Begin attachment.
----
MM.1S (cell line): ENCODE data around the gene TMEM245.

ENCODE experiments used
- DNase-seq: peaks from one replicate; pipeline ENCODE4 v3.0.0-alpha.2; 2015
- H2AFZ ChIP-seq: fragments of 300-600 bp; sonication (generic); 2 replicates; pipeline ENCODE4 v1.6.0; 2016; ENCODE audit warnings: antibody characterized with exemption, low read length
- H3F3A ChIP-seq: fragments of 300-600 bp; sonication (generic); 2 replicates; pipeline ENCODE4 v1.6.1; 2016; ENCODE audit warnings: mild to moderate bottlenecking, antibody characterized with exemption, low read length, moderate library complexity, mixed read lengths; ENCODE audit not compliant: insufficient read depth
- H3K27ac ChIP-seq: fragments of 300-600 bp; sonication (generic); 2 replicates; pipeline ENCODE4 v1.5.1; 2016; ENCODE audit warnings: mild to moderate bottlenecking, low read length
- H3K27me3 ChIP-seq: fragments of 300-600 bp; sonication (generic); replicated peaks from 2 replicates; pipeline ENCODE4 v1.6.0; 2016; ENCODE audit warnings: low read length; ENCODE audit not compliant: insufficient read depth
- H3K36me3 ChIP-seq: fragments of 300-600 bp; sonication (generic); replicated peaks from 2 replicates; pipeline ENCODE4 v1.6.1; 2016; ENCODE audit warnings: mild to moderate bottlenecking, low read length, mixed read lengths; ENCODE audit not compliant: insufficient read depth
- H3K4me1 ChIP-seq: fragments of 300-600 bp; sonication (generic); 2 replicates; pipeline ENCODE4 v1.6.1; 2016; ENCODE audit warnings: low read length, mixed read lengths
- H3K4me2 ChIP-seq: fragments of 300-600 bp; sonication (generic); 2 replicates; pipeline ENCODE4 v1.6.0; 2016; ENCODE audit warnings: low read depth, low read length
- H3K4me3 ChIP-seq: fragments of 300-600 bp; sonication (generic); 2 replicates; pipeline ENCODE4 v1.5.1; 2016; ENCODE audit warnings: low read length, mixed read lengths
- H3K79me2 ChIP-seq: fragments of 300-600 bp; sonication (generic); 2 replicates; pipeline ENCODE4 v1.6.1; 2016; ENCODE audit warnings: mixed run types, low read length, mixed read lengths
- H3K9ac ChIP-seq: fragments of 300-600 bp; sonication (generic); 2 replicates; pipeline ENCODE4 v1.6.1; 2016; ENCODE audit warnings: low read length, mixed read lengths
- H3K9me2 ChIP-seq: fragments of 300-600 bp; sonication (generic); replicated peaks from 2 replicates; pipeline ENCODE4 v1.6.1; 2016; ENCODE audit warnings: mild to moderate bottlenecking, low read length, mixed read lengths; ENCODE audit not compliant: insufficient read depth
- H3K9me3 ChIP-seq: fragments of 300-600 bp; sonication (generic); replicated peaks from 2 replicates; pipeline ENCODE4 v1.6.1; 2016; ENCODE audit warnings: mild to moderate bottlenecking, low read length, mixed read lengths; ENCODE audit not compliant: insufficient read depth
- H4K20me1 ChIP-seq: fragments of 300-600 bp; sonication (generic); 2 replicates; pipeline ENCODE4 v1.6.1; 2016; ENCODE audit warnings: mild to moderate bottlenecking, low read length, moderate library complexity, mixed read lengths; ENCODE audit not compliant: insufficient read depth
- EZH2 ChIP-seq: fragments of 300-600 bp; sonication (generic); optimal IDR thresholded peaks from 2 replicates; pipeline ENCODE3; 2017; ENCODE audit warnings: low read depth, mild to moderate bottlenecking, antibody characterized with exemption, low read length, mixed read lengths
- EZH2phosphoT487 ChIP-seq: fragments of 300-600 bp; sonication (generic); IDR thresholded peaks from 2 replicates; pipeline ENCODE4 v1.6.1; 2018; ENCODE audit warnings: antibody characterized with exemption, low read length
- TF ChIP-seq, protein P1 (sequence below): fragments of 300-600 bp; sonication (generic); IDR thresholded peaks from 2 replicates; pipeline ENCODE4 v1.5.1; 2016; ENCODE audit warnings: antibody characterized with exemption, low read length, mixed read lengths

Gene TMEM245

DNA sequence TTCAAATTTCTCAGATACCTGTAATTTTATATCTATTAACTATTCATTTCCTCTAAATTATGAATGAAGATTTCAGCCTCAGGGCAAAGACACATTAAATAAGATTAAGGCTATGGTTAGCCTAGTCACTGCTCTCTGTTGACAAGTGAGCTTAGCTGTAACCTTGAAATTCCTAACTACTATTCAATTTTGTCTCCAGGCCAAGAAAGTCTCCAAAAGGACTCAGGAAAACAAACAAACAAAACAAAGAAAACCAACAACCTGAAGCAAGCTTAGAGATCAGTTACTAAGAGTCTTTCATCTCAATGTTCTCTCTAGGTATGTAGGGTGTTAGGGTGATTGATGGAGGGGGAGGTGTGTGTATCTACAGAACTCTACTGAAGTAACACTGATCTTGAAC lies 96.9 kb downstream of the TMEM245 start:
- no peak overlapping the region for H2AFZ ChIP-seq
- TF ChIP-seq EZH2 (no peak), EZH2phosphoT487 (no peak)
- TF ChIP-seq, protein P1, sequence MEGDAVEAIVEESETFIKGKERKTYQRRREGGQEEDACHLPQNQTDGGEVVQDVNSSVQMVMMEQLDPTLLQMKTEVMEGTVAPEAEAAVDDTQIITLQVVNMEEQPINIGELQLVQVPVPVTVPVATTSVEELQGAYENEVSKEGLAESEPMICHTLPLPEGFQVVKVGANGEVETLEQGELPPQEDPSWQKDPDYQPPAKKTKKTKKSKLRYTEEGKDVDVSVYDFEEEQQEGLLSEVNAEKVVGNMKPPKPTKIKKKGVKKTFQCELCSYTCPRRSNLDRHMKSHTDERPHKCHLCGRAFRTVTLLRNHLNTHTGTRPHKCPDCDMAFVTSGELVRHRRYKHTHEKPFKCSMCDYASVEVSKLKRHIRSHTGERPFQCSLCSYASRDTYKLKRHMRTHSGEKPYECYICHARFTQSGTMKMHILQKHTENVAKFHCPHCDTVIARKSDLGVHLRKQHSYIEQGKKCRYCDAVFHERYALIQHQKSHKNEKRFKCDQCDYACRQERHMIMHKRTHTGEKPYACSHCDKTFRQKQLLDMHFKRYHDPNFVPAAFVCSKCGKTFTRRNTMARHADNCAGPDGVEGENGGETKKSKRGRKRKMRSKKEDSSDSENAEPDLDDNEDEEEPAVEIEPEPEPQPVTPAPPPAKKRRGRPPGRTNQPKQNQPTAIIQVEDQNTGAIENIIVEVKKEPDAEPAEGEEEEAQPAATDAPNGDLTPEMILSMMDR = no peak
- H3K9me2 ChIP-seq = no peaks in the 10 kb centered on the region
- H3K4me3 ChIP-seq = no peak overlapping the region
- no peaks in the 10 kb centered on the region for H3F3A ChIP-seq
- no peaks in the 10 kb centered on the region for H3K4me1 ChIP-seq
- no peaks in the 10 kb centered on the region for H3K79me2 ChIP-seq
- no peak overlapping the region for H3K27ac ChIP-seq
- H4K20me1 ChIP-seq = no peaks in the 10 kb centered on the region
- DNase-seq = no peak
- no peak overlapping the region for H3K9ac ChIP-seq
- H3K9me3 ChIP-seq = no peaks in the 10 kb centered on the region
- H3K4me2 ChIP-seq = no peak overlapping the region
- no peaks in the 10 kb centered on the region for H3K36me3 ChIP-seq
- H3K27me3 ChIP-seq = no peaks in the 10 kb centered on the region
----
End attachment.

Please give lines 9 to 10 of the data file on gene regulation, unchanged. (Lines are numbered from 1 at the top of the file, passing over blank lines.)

- H3K4me1 ChIP-seq: fragments of 300-600 bp; sonication (generic); 2 replicates; pipeline ENCODE4 v1.6.1; 2016; ENCODE audit warnings: low read length, mixed read lengths
- H3K4me2 ChIP-seq: fragments of 300-600 bp; sonication (generic); 2 replicates; pipeline ENCODE4 v1.6.0; 2016; ENCODE audit warnings: low read depth, low read length